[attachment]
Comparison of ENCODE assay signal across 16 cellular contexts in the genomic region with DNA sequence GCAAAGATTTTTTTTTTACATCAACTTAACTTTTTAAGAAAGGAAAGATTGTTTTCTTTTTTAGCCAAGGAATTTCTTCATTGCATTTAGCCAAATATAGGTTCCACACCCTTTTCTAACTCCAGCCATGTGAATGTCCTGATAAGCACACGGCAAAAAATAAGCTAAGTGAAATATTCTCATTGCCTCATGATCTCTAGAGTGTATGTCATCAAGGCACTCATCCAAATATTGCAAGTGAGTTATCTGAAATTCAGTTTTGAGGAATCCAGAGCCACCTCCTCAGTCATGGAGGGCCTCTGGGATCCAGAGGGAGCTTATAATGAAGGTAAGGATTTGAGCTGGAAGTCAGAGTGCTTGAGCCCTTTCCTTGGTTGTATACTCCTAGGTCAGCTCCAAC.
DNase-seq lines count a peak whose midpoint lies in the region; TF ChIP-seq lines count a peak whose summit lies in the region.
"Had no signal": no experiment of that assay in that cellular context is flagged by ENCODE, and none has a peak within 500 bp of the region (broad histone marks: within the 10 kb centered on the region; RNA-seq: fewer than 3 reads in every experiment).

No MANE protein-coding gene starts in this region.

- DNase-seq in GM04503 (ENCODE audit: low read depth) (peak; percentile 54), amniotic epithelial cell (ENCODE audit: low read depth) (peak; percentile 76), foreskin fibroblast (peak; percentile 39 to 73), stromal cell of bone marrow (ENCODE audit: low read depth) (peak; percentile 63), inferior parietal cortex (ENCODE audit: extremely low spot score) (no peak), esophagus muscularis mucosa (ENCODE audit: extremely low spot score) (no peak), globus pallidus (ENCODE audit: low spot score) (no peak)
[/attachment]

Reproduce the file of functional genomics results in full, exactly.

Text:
Comparison of ENCODE assay signal across 16 cellular contexts in the genomic region with DNA sequence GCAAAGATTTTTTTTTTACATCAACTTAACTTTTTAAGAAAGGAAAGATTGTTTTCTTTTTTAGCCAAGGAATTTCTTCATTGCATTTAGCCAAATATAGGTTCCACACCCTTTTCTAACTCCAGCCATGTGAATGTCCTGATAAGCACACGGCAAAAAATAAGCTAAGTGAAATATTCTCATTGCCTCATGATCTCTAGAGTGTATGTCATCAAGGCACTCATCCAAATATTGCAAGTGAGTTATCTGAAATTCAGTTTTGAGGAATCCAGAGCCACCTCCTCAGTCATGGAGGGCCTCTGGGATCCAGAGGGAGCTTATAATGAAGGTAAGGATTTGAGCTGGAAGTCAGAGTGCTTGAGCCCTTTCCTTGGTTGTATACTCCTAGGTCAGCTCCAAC.
DNase-seq lines count a peak whose midpoint lies in the region; TF ChIP-seq lines count a peak whose summit lies in the region.
"Had no signal": no experiment of that assay in that cellular context is flagged by ENCODE, and none has a peak within 500 bp of the region (broad histone marks: within the 10 kb centered on the region; RNA-seq: fewer than 3 reads in every experiment).

No MANE protein-coding gene starts in this region.

- DNase-seq in GM04503 (ENCODE audit: low read depth) (peak; percentile 54), amniotic epithelial cell (ENCODE audit: low read depth) (peak; percentile 76), foreskin fibroblast (peak; percentile 39 to 73), stromal cell of bone marrow (ENCODE audit: low read depth) (peak; percentile 63), inferior parietal cortex (ENCODE audit: extremely low spot score) (no peak), esophagus muscularis mucosa (ENCODE audit: extremely low spot score) (no peak), globus pallidus (ENCODE audit: low spot score) (no peak)